Upside-down house is a topsy-turvy tourist attraction

A couple has created a hit tourist attraction in rural Latvia with an upside-down house, reported Latvian Radio on May 16.

The "Inverted House" tourist object in Smārde parish, Tukums district (, is the brainchild of owners Guntis and Ilze Baltgalvis who bought the rural property 10 years ago. Since the land near the house is only 1.7 hectares in size, the owners have created an unusual tourist attraction over four years and continue to add to it, reported Latvian Radio's upbeat news show "Strong stories". 

Guntis and Ilze met during their studies in Riga. Ilze is a primary school teacher by education, while Guntis studied psychology and social sciences. 

"In informatics, we both had one overdue assignment, and we were told to do it together," said Ilze. 

"On the day when we had that joint [homework], the school had given us a big scholarship for three months, and a fun evening in Old Riga was planned. I simply drove up to Ilze with my car and asked if she also wanted to come out for the evening, and she came," Guntis recounted. 

Ilze started working in the field of insurance during her studies, while Guntis focused on construction and eventually established his own construction company. His knowledge was useful in the construction of the Inverted House.

"When all the big works were done, creating the Inverted House, I participated a lot directly in the construction process," Guntis said. 

The idea of ​​a tourist attraction arose after both realized that 1.7 hectares of land is not enough for rural life, but it seemed useless to maintain it just as a pied-a-terre in the middle of nowhere.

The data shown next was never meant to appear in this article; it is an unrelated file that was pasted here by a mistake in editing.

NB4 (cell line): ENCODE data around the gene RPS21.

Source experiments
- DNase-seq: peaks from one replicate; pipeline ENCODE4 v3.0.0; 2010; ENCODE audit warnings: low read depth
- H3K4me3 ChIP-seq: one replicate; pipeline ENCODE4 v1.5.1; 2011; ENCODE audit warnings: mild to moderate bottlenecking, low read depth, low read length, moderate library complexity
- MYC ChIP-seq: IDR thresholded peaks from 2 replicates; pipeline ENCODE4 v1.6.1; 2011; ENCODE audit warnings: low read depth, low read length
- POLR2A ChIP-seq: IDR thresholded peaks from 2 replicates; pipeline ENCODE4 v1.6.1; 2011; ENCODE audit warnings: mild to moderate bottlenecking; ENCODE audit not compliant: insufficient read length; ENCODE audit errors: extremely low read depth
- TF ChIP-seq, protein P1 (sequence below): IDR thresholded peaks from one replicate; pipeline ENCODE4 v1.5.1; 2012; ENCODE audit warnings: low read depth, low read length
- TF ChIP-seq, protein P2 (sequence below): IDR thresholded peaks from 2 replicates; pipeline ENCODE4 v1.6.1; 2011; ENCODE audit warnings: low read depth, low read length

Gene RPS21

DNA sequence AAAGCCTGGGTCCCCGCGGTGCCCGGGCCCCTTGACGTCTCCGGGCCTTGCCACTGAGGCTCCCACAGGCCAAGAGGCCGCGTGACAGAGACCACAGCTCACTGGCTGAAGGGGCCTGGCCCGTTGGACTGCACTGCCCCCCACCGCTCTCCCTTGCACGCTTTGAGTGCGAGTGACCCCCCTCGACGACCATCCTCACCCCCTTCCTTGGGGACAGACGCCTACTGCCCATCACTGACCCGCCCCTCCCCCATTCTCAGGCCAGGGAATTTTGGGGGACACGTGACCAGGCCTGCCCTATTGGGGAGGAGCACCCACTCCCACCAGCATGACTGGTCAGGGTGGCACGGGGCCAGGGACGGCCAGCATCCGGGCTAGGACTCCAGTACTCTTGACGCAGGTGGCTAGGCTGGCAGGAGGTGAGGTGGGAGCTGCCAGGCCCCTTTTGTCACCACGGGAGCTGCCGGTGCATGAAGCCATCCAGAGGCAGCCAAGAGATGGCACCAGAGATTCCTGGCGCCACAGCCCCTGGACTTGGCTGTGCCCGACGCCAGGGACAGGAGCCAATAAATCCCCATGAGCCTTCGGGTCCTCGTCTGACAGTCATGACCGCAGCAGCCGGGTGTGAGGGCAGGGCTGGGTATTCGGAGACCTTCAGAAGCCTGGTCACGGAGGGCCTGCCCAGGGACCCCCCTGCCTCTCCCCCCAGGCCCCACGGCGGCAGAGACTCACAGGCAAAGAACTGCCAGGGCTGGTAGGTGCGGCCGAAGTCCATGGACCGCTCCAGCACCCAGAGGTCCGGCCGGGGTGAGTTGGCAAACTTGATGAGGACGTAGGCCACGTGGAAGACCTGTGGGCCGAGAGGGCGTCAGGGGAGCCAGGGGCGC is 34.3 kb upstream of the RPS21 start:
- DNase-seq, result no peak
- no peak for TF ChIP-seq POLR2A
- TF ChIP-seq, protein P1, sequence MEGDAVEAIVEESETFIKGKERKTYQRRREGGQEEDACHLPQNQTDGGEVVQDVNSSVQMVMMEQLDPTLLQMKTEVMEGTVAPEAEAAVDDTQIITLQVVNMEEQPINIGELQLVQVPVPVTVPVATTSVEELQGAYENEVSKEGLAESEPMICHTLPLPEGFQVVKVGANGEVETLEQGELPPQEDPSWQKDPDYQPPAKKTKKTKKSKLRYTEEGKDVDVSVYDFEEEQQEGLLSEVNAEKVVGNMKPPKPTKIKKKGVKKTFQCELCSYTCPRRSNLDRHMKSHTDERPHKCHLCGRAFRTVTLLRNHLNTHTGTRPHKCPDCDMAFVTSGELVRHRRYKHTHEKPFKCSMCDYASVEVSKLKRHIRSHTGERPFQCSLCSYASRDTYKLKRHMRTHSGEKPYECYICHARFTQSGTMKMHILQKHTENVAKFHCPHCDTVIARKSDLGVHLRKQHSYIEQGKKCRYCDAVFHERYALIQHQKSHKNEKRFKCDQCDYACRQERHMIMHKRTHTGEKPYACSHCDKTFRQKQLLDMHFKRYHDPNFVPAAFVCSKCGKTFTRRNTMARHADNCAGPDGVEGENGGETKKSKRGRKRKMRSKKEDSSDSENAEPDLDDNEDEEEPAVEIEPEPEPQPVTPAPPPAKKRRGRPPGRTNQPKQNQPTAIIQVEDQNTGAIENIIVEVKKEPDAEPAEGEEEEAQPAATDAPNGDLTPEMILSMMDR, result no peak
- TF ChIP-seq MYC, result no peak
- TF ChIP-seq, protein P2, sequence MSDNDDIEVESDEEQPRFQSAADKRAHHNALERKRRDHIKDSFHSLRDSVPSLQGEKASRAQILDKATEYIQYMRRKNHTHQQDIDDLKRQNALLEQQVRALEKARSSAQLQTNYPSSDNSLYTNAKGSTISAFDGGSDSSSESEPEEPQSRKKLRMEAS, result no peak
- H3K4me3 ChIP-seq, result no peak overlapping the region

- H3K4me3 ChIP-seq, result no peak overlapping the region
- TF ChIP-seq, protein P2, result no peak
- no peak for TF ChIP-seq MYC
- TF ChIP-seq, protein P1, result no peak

Inspiration from Estonia

During an autumn vacation in 2018, Ilze and Guntis visited Tartu, Estonia, where they saw a tourist attraction – an upside-down house. It was clear to Guntis that he wanted to build such a house in Latvia as well. The process from the idea to its realization was long and lasted four years. 

"We came from Tartu, and I was at the construction board the very next week, I was in the Ķemeri National Park because we are at the outer border of the Ķemeri National Park. At first, we didn't believe it," Guntis admitted. 

After organizing the documents, attracting funding and creating the project, construction followed, which was also full of challenges due to the high cost of materials. The invested work has paid off, because last year the "Inverted House" was recognized as a "Major Project 2022". 

"It's nice, it gives you energy to work further, it's nice that you're appreciated. It's especially nice to feel appreciated in Smārde parish and Tukums district, because we really have a lot of support," said Guntis. 

This summer, you will be able to see a mirror maze and the tornado tunnel at the house, but at the end of the season, the construction of a new "Inverted Garage" will begin. A two-story building has already been built on the territory, which has a ticket office, a souvenir shop and a hall where it is possible to hold events - scientific shows, seminars, conferences and masterclasses. 

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